The basis for what legally defines marriage is in the law of contract. However, as with all laws that define one’s status, the fundamental laws of the land protect one’s personal rights and freedoms. In America, the U.S. Constitution guarantees individual rights. Marriage is a matter of state law, but federal laws have shaped it through Constitutional court decisions that define a person’s rights to due process of law, to equal treatment under the laws. Thus, marriage is a matter of state law but to the extent that it involves fundamental rights, it is subject to Constitutional principles of equality.
A marriage is a union of physical, moral, and legal commitments. A spouse has distinct legal status, to act for the other in certain situations, and to receive benefits defined as spousal benefits. A spouse is a legal status above next of kin. A spouse has rights over joint property and can act for the other in situations of disability, impairment, or death. By law, many individual benefits also belong to the spouse. For example, a surviving spouse has a right to Federal Social Security benefits. According to the Government Accounting Office, there are more than 1,000 such benefits under federal and state law triggered by the status of lawful spouse, such as insurance, healthcare, pensions, and employment. The IRS has also redefined marriage for tax purposes.
In the event of death, the law provides for distribution of most property to a surviving spouse in the absence of a Will. A spouse can make medical decisions for an unconscious partner or in situations when one unable to make decisions for his or herself. A spouse has unique standing to testify in court proceedings if against the interests of a marriage partner.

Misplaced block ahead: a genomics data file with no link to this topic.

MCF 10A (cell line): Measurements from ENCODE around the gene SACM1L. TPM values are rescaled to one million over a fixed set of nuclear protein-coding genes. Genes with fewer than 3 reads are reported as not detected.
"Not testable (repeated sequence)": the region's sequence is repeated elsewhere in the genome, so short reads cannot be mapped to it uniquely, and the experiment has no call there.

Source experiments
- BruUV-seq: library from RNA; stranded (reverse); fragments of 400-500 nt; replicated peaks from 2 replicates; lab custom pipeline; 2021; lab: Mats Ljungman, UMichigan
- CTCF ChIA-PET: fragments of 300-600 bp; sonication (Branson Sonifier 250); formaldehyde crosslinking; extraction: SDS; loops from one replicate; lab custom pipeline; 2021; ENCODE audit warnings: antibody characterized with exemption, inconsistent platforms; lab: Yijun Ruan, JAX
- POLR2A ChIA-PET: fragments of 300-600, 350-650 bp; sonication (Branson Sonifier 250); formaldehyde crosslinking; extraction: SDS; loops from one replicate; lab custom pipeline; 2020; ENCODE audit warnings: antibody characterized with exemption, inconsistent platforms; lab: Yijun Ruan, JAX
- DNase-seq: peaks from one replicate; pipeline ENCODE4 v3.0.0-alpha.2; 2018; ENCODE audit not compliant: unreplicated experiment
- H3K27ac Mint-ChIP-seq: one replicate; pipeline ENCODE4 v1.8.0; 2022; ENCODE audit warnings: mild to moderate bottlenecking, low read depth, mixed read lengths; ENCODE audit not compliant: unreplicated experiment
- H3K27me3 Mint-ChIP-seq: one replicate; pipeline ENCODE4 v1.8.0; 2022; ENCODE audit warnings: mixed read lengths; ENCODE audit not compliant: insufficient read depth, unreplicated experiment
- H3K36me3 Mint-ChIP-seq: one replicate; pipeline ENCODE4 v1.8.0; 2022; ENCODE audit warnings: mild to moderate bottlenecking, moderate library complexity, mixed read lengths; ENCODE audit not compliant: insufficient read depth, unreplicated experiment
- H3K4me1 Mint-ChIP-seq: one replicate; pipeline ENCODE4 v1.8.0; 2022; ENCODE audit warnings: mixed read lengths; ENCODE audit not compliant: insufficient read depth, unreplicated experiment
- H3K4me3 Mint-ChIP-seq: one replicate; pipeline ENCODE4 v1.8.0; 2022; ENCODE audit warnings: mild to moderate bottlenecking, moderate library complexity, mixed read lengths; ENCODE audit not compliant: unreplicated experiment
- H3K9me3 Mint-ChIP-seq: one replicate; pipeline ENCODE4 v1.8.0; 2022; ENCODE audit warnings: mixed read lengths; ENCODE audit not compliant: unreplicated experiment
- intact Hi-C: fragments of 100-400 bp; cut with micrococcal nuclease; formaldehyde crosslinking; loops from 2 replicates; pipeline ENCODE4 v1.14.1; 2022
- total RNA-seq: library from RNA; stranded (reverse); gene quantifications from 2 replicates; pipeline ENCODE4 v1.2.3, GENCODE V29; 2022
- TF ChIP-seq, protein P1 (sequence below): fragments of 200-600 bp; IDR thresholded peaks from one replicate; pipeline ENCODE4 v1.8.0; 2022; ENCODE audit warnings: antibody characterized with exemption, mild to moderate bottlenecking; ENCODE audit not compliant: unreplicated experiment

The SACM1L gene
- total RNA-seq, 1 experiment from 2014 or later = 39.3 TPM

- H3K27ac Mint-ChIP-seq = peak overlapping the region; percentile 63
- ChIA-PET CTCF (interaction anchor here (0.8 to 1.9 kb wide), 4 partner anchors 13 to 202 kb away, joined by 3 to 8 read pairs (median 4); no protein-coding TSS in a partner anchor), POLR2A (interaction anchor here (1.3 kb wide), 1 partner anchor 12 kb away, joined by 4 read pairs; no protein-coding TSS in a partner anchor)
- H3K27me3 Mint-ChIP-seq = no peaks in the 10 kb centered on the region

Marriage is lawful between consenting adults regardless of gender or sexual orientation in the United States. This is a growing trend around the world as sexual orientation has fallen into disfavor as a basis for treating some citizens differently than others by denying a right to marriage; many nations recognize same-sex marriage. In the U.S., many states have recognized same-sex marriages. Federal law still leaves it to the states to define marriage, however, federal standards, if violated, result in successful challenges to discriminatory state law.
Marriage has traditionally been limited to unions between one man and one woman. Religious traditions have had a large role in public policy, but the law does not follow religious principles. For example, some churches recognize marriage but not divorce. Other religions permit marriages between one man and several women. In the United States, laws require a valid marriage license, and a state government issues it. Performed as ceremonies in churches, mosques, or synagogues, in order to be valid, a state- authorized person must perform the marriage.
ACLU: DOMA Unconstitutional
GAO: Spouse Benefits
U.S. Department of the Treasury, IRS